• Because data sets are relatively new, it may take time to understand the financial benefits of increased diversity, equity, and inclusion, added Mekala Krishnan, a McKinsey Global Institute senior fellow. “If companies put certain diversity and inclusion practices in place, it could take some years to impact outcomes and to see shifts in the data,” she said.
  • Mark Carney, UN special envoy for climate action and finance and former governor of the Bank of England, pointed out that financial and social shocks can push businesses toward improving their transparency and disclosure. In the United States, for example, formalized accounting standards grew out of the Great Depression. “Out of crisis often come improvements in measurement, valuation, and understanding,” he said. The effort to define sustainable growth has gathered momentum only in the past decade, he added, so the field still needs to clarify its standards and goals. 

    Carney encouraged businesses to adopt “consistent, comparable, comprehensive disclosure around climate risks,” following the recommendations of the Task Force on Climate-related Financial Disclosures, established by the Financial Stability Board. About 1,350 companies worldwide are disclosing data related to these metrics.

Social purpose may help preserve the capitalist system

In a different tack from Friedman, who raised concerns that expressing a business commitment to social responsibility would steer political systems toward socialism, some presenters argued that business leaders who demonstrate a social conscience help to protect the capitalist principles that have allowed their companies to thrive. 

  • Businesses need to mitigate the problems that capitalism creates. “The capitalist system as defined by Friedman is an extraordinary engine for innovation, growth, and job creation, but we all have a responsibility on our own to address the pain points created by it,” such as inequality, food insecurity, and precarious health-care systems, said Jaime Augusto Zóbel de Ayala, chairman and CEO of Ayala Corporation, one of the largest and most diversified business groups in the Philippines.  
  • Businesses must rebuild their reputations to promote growth. “Emerging-markets businesses are helping lead the fight against COVID-19, which reminds us that companies can effectively pursue their objectives—shareholder profits—only if they enjoy the trust of society, and building trust sometimes entails sacrifice,” said Ahmed Saeed, vice president of operations for the Asian Development Bank. A decline in the reputation of business, if not addressed, could reverse the momentum that has propelled 1 billion people worldwide out of poverty.
  • Businesses lose support if they consider only their legal duties. “Pure shareholder value maximization actually can corrode some of the underpinnings of the system, if every relationship is contractual,” Carney said. By contrast, he argued, employees, suppliers, and customers may increase their loyalty to what he described as a “purpose-driven corporation,” which considers a broader set of stakeholders.

The interests of shareholders and other stakeholders can be balanced

Chicago Booth’s Randall S. Kroszner, a former member of the US Federal Reserve Board of Governors, pointed out that sometimes maximizing shareholder value and serving a broader social purpose align—but other times, there’s an irreconcilable conflict. How can businesses respond? Presenters had suggestions.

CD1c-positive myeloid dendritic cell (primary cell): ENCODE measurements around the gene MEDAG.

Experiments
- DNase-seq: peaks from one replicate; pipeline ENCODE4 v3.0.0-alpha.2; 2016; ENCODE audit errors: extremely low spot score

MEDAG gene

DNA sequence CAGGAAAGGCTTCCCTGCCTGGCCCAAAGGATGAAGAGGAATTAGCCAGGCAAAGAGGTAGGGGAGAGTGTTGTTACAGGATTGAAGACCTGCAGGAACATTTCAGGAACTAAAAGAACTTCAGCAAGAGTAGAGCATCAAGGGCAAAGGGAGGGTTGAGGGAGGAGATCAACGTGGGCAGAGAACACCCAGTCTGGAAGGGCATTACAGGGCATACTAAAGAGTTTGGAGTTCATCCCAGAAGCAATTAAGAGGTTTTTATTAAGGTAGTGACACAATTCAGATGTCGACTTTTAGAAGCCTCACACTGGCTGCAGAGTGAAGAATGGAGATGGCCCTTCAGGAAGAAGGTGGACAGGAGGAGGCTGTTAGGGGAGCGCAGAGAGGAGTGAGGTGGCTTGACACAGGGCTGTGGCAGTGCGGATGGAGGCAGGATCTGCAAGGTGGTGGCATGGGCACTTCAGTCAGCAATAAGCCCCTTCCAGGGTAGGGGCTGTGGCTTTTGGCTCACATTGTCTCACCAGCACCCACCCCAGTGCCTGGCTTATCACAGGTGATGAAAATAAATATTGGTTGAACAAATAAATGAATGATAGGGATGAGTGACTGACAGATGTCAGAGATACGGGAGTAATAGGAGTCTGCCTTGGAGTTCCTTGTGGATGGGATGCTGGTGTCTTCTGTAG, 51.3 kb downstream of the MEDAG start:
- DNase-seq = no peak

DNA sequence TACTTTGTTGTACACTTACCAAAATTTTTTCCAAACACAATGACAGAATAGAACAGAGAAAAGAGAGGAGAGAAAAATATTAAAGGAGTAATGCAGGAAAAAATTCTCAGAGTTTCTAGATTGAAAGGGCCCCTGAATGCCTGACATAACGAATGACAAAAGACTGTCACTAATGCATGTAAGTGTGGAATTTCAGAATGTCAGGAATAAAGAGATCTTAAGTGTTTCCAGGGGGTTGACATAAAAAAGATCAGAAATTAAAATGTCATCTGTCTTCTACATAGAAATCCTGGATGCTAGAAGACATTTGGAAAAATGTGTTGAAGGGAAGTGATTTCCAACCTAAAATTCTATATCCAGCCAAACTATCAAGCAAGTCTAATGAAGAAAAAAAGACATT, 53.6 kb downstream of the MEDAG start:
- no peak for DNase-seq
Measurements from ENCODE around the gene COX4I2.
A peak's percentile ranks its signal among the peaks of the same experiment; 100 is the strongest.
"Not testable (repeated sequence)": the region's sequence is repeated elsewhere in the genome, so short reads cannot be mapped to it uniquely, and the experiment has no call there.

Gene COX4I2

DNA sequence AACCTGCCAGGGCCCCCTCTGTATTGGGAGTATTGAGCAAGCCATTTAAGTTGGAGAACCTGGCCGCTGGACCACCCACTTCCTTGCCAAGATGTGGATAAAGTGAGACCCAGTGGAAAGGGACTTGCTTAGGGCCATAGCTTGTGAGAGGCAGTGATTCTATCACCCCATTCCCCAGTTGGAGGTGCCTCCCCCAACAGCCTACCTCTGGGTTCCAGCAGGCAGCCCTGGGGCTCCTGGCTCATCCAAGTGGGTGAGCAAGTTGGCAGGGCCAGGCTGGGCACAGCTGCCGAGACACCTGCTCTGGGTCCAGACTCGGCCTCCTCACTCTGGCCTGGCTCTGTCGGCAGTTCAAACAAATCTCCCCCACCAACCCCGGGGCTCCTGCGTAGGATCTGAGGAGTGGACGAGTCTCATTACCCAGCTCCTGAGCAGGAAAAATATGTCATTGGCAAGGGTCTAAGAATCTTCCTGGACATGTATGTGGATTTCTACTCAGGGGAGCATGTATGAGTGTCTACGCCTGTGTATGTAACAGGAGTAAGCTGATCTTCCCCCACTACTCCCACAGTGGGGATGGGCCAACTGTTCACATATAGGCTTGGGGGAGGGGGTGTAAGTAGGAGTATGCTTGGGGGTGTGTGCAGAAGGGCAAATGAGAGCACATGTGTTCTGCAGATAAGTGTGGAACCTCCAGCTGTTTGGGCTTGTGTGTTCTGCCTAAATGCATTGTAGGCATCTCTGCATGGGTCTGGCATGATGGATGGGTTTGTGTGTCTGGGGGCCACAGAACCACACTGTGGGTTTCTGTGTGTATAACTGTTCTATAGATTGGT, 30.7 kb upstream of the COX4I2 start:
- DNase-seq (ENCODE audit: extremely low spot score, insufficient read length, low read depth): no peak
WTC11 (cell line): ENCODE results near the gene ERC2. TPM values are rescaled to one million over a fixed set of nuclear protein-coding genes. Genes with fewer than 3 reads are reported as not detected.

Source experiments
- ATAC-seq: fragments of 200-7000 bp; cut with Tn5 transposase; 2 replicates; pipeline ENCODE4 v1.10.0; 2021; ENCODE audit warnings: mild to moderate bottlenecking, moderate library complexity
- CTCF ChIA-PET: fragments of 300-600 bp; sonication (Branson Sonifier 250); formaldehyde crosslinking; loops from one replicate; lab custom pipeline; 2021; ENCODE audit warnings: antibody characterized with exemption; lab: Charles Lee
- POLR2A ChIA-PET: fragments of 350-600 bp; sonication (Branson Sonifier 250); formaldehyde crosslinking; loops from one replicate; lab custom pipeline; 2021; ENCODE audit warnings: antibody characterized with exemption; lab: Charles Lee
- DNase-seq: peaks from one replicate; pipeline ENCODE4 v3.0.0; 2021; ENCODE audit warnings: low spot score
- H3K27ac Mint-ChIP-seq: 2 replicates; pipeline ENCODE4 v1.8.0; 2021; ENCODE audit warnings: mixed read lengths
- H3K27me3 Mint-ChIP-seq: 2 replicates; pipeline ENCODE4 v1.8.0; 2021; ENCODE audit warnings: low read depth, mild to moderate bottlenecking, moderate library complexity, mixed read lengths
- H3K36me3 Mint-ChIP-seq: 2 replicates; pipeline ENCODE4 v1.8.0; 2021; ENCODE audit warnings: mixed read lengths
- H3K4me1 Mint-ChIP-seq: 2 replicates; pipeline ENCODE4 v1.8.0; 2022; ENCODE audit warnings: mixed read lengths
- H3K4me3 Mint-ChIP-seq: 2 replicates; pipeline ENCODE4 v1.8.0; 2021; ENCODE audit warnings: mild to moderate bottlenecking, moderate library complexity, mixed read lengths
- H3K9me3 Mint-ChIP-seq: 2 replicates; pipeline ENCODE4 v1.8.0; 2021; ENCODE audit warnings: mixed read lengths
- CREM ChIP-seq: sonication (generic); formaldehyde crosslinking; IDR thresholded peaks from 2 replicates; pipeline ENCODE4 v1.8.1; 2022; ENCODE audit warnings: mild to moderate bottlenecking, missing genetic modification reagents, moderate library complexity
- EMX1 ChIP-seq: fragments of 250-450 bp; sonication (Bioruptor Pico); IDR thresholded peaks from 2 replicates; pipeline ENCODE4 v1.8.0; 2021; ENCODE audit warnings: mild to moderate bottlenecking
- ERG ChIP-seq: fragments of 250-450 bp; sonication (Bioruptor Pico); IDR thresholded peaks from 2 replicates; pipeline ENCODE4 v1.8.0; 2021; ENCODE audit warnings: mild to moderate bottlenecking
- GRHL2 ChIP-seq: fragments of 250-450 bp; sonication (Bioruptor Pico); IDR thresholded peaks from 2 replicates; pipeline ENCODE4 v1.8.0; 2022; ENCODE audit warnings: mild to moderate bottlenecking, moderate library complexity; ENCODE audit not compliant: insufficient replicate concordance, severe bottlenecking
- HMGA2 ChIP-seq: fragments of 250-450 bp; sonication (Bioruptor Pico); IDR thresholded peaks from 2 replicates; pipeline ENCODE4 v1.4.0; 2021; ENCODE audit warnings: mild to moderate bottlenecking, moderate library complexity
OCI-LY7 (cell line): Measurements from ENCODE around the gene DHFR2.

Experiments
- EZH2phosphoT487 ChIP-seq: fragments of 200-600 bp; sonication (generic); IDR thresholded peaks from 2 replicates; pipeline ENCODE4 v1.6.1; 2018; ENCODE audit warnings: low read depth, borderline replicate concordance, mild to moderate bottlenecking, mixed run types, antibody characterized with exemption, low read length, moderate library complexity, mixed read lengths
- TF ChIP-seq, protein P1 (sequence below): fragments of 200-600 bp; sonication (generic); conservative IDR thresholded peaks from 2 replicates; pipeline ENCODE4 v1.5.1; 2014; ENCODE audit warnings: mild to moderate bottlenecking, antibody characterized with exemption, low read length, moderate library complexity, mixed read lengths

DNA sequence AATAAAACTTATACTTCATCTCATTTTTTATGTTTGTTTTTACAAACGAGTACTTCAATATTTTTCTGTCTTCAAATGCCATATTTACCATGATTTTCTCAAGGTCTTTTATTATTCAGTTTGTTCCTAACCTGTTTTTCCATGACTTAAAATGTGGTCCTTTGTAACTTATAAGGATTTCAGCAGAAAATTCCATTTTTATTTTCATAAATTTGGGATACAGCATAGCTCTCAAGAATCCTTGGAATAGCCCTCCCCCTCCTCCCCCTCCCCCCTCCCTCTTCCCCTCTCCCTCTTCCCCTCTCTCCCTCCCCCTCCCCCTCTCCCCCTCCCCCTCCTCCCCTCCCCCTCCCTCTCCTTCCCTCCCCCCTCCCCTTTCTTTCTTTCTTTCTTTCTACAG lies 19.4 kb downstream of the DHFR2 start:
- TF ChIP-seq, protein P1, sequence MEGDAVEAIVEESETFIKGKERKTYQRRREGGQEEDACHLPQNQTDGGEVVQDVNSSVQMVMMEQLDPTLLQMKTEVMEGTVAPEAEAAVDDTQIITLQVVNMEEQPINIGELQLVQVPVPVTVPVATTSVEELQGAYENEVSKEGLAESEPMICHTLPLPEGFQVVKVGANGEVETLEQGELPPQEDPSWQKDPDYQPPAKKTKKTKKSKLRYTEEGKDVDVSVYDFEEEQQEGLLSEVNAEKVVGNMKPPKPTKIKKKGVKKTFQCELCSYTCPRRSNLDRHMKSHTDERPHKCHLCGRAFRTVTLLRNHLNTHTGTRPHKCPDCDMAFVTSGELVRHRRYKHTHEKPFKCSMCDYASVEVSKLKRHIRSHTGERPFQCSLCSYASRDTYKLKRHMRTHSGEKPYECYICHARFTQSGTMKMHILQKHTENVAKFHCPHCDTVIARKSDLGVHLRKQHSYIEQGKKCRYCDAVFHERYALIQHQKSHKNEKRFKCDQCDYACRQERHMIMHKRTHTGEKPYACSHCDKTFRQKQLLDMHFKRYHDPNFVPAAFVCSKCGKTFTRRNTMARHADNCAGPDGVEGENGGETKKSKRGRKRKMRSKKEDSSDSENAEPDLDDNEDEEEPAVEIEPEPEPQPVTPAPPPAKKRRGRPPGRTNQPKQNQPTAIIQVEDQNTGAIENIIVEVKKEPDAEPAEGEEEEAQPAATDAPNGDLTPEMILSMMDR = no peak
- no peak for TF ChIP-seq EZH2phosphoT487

• Define business goals beyond profitability. Tandean Rustandy, founder and CEO of PT Arwana Citramulia Tbk, one of the largest ceramics companies in Indonesia, rejects Friedman’s strict division of responsibilities between businesses that maximize profit and governments that provide social and environmental welfare. 

    “I believe the purpose of business is not profit, but to create value and impact,” said Rustandy, who is a University of Chicago trustee, and for whom Chicago Booth’s Rustandy Center for Social Sector Innovation was named. Companies should get more involved in addressing social needs such as education and health care, he said, not just to improve their performance, but because it’s the right thing to do.
  • Recognize other stakeholders have equity. Shareholders aren’t the only ones with an economic interest in a business, said Chicago Booth’s Raghuram G. Rajan, former governor of the Reserve Bank of India. Employees and suppliers also have made investments in a company that deserve consideration. 

    “The missing part of Friedman is recognizing that the implicit equity stakes are sometimes as important as the explicit equity stakes,” he said. “We need to maximize the sum of implicit and explicit equity stakes—that will maximize the value of the firm to society. We need a more expansive view.”

    Long-time employees, for instance, “are long-term investors because their sweat equity is embedded in the firm,” he explained. In many cases, these employees have committed significant human capital and should effectively be seen as partners in their companies. If they are not explicitly recognized as such, they should be.
  • Incentivize long-term thinking. The focus on maximizing shareholder value has steered executives toward counterproductive, short-term strategies, such as gaming a company’s stock price to increase the value of their options, said Vanderbilt’s Margaret Blair. Meanwhile, business leaders externalize inconvenient costs, such as cleaning up pollution, onto surrounding communities. Boards can redesign incentives to encourage executives to think long term, rewarding both shareholders and society.
  • Improve shareholder democracy. Harvard’s Oliver Hart, a Nobel laureate, advocates for creating mechanisms that allow shareholders to rate their priorities. In research with University of Trento’s Eleonora Broccardo and Chicago Booth’s Luigi Zingales, Hart finds that shareholders can have more influence on businesses through owning shares and pressing management for change than through exit strategies such as divestment and boycotts. 

    “Companies should find out what shareholders want and pursue that goal, and that is not always value maximization,” Hart said. For example, shareholders could vote on whether companies reduce their carbon footprint by investing in technologies that have an up-front cost but produce broader social benefits.